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In The Politics of the Reformation in Germany, Thomas A. Brady, Jr. constructs a new understanding of the Protestant Reformation through the biography of a little-known figure, the urban politician Jacob Sturm (1489-1553) of Strasbourg.
At once a man of the late Middle Ages, the Reformation and the Renaissance, Sturm's political career cut through every one of the levels of the complex political life of Germany in this era - the city, the province, the region, the Protestant movement, and the Holy Roman Empire - and examination of it reveals why Protestantism, which began as a radical movement, quickly allied with local and regional government to become a conservative force.
Professor Brady places the Reformation in the context of the political pluralism of the late Middle Ages and in so doing provides an interpretation that does not see it as the beginning of Germany's movement towards national statehood. Rather it gives full play to the popular movements, the largest and richest in Europe before the French Revolution, and to local interests and traditions. This perspective also allows for a reassessment of the impact of the Reformation on the political culture and government of the Holy Roman Empire and its potential for altering the future course of German history.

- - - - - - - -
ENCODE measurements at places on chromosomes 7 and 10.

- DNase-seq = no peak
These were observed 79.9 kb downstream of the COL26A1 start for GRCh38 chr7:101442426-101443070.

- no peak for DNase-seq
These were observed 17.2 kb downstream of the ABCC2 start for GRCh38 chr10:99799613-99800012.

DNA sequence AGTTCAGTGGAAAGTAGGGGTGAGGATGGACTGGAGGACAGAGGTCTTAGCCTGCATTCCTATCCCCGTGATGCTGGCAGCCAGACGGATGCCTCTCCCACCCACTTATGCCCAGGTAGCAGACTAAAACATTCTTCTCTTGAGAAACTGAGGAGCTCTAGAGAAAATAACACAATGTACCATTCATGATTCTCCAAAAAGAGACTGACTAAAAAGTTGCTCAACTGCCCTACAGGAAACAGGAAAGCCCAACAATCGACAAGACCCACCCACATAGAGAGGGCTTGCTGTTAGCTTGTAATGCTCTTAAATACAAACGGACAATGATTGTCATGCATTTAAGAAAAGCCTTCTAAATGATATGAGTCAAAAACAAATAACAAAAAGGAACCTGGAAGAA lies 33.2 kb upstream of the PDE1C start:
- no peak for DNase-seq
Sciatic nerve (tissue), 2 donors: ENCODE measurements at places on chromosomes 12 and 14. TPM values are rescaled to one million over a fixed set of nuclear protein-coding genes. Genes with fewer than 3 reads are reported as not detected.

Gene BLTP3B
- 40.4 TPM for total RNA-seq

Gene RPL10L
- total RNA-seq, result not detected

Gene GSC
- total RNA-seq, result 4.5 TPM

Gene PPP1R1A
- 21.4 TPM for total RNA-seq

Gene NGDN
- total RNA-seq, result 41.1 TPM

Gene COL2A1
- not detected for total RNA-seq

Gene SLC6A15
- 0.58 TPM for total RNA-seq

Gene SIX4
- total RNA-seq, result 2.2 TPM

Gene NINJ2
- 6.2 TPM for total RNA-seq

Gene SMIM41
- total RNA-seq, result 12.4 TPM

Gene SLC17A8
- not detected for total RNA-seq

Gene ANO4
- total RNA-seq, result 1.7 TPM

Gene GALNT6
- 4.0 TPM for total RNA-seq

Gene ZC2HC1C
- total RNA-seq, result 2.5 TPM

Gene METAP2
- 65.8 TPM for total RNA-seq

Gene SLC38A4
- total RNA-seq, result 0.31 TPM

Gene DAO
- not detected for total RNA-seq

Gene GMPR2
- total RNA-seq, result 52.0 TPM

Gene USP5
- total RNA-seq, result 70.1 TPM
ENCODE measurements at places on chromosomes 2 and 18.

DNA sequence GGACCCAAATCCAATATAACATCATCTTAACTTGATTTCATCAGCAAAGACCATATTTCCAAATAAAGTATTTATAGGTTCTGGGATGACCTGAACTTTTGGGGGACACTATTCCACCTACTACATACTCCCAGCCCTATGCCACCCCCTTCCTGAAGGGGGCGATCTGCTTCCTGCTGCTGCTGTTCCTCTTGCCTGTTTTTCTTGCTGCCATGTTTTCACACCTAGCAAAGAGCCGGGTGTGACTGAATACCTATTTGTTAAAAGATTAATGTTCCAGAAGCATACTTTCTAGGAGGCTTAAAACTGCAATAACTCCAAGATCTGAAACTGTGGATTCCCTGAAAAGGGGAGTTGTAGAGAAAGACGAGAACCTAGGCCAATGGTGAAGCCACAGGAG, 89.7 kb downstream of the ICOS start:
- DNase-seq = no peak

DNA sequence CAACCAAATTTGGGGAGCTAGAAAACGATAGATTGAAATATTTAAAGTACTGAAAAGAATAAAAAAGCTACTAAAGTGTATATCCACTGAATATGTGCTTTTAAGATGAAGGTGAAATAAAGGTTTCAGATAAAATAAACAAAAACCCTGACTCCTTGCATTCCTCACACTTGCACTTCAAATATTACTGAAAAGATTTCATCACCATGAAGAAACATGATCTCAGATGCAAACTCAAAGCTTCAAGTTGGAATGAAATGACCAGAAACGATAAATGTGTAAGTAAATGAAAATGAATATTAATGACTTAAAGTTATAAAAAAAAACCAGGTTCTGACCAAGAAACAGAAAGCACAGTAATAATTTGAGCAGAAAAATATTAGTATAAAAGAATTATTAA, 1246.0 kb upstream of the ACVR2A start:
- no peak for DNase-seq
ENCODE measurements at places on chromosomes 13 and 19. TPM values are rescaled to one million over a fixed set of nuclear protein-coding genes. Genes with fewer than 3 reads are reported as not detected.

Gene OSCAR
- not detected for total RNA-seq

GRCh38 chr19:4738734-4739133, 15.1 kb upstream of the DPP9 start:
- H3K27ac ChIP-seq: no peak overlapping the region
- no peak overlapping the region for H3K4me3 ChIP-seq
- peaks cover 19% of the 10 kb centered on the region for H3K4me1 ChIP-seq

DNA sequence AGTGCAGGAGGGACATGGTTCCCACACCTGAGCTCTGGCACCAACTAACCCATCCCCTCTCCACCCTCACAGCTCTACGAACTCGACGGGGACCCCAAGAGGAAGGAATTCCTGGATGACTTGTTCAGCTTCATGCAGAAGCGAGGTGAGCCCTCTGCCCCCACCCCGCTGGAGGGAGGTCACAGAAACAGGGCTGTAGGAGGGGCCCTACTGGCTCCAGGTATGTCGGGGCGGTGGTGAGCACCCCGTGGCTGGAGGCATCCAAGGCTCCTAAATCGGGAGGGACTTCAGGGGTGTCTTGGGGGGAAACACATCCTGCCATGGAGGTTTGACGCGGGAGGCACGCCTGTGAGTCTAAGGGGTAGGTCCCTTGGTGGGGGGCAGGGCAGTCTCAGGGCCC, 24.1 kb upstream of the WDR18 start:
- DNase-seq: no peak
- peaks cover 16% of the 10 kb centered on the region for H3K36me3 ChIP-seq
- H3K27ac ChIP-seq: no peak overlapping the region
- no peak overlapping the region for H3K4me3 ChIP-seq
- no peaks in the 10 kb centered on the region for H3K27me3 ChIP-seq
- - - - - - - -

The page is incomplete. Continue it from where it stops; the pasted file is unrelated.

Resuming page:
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Thomas A. Brady, Jr. is Professor of European history at the University of California, Berkeley.
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